So I’m sitting in the examining room at the dentist, waiting. In front of me is a nice flat-screen TV for my viewing pleasure (At least I can see where the money I spend here goes. I know it doesn’t go into Research and Development for a way to prep your mouth for pain by NOT sticking a NEEDLE into your gums). The dental assistant asks if I want the TV on a certain channel while they work on my mouth. I was tired of news, so I suggested AMC (American Movie Classics). Jackpot! Planet of the Apes! The nurse groaned. The doctor was happy. In spite of her disapproval, the assistant was turning her head to see what was happening with the movie (“that’s ok, I’ll deal with that saliva build-up myself while you see what happens to Charlton Heston”).
Ironically, I’m in a dentist chair, unable to talk, watching a movie where most of the humans can’t talk. Good thing the dentist wasn’t particularly hairy.
Interestingly, many years ago I was having a blood sugar test, which required being in the doctor’s office eight hours while every hour blood was taken from me and tested. How did I pass the time? I read a copy of the book “Monkey Planet” by Pierre Boulle. That book was the basis for the movie Planet of the Apes. Pierre Boulle also wrote the book “The Bridge on the River Kwai“, which was also made into a movie previously reviewed in this blog. Doctors, apes, French author, movies, blog. Freaky, isn’t, it?
Here we have the story of a group of astronauts who crash land on a planet unknown to them. A planet ruled by talking, intelligent apes. Humans are unintelligent and mute.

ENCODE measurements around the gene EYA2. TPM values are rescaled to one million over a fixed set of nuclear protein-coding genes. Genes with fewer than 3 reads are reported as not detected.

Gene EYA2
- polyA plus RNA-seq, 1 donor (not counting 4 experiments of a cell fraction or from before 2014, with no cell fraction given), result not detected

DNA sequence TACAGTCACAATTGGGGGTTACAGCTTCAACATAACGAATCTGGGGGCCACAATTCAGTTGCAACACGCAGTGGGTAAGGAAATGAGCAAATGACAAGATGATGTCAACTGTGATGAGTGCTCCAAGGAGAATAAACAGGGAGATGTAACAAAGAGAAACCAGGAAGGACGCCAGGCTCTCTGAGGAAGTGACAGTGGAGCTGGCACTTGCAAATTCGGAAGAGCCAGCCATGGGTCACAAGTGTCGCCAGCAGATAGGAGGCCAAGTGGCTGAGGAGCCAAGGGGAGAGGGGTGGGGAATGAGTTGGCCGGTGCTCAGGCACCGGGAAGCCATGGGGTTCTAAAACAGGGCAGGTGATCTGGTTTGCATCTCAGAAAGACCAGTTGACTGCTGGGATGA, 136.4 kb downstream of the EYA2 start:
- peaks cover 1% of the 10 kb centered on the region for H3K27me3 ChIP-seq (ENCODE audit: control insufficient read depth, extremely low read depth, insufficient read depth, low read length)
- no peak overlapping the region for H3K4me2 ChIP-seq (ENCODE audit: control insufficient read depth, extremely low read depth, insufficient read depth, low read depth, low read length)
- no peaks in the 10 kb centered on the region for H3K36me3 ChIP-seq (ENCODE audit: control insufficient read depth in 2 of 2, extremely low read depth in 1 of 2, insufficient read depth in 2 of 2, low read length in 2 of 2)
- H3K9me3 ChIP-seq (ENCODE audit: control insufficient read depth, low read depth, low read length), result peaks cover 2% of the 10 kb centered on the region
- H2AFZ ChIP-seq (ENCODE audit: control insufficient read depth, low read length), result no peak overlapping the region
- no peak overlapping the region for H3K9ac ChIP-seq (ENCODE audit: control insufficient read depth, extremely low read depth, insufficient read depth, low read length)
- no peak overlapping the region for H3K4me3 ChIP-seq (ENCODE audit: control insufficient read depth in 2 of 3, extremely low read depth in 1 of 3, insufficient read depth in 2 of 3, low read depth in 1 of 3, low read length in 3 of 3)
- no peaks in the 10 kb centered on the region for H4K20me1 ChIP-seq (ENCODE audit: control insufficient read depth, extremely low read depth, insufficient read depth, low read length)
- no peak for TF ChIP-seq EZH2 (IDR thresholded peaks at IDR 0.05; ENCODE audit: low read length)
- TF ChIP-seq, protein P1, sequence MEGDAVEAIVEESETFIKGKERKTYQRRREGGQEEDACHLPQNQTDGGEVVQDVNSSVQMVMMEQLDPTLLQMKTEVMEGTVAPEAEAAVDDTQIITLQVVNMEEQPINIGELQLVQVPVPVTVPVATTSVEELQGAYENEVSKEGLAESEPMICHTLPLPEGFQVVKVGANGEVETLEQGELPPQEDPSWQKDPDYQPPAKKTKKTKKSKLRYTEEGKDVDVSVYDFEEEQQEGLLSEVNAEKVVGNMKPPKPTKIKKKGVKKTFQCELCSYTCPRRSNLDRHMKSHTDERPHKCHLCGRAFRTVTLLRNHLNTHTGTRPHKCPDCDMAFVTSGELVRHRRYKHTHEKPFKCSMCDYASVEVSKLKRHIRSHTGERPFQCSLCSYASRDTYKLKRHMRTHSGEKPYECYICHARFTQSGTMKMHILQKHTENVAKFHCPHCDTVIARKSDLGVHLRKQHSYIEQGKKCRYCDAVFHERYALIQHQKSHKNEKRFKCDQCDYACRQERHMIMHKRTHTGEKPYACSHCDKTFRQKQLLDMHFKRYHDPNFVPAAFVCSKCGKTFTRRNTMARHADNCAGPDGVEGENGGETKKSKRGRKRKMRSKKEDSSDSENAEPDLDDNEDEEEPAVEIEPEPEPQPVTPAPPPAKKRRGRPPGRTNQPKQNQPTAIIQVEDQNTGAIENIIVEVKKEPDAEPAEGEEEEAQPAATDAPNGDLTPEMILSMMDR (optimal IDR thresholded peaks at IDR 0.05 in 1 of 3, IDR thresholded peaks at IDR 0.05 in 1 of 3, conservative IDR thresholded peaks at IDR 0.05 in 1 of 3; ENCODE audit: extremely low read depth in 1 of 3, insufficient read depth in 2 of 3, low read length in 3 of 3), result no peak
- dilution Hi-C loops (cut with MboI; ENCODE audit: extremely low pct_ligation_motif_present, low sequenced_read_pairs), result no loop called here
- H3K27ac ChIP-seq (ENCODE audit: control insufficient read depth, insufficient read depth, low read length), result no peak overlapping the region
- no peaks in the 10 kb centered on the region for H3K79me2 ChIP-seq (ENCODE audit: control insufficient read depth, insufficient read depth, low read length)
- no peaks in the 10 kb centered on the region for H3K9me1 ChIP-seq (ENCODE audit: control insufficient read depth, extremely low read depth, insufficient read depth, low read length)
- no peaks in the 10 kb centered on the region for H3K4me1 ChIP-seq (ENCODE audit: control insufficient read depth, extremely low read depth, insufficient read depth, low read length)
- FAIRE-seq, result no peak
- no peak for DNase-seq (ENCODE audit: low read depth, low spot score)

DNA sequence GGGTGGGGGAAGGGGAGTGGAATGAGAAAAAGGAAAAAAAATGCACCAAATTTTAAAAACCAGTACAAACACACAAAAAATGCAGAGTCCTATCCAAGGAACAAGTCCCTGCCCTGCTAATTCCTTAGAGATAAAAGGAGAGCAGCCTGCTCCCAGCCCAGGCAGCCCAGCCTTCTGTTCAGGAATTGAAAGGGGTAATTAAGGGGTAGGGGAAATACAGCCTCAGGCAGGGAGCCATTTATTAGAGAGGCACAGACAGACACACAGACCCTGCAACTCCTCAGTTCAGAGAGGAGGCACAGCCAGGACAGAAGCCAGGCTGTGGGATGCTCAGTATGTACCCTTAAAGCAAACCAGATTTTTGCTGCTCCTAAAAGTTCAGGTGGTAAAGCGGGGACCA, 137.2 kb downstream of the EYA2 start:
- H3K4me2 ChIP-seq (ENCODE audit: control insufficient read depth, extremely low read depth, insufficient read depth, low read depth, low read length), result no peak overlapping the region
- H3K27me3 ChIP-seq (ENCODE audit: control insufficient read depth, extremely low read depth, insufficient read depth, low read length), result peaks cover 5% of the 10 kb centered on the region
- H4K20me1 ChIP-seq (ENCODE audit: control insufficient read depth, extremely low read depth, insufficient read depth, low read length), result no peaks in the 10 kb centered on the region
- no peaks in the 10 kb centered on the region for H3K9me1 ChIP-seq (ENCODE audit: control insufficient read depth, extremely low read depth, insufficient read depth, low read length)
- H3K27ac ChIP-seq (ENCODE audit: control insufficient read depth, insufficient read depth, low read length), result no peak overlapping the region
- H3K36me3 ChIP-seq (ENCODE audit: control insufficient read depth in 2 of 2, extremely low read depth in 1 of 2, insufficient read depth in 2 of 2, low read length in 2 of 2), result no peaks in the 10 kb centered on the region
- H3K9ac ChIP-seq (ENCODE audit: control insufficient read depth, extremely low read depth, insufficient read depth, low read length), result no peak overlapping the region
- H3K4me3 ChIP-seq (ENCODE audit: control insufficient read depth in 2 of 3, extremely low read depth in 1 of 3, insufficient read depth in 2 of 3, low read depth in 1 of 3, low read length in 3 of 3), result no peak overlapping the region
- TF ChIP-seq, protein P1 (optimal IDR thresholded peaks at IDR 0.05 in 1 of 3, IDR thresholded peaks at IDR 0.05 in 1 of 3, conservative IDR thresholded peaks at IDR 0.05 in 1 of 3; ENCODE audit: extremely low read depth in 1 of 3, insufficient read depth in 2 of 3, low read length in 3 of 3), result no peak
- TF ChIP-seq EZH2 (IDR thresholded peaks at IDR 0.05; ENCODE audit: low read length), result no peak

Please, please, for those of you on the youthful side of life, don’t mistake this movie, made in 1968, for the 2007 remake by Tim Burton. That movie was embarrassingly bad. Look up the word “bad” in the dictionary, it refers to that movie.
For those of you rolling your eyes when you saw the title of this movie in this blog, believe me, there is more to this movie than gorillas riding horses. The script by Michael Wilson (who also wrote the screenplays for The Bridge on the River Kwai (1957), A Place in the Sun (1951), and It’s a Wonderful Life (1946)), and Rod Serling (many Twilight Zone episodes (1959-1964), Seven Days in May (1964), Requiem for a Heavyweight (1962)), take this far out of B-movie status. The apes don’t even appear until 30 minutes into the movie. The story is the main point, not the effects.
The soundtrack is terrific. According to the IMBD, allegedly, composer Jerry Goldsmith wore a gorilla mask while writing and conducting the score to “better get in touch with the movie.” He also used a ram’s horn in the process. The result was the first completely atonal score in a Hollywood movie (Don’t know what “atonal” means? Look it up. I’m not an enabler).
I recently did a scientific poll of one person under the age of 30. She didn’t know how this movie ended. So I won’t give the ending away. Suffice it to say, it’s still one of the best surprise endings of any movie.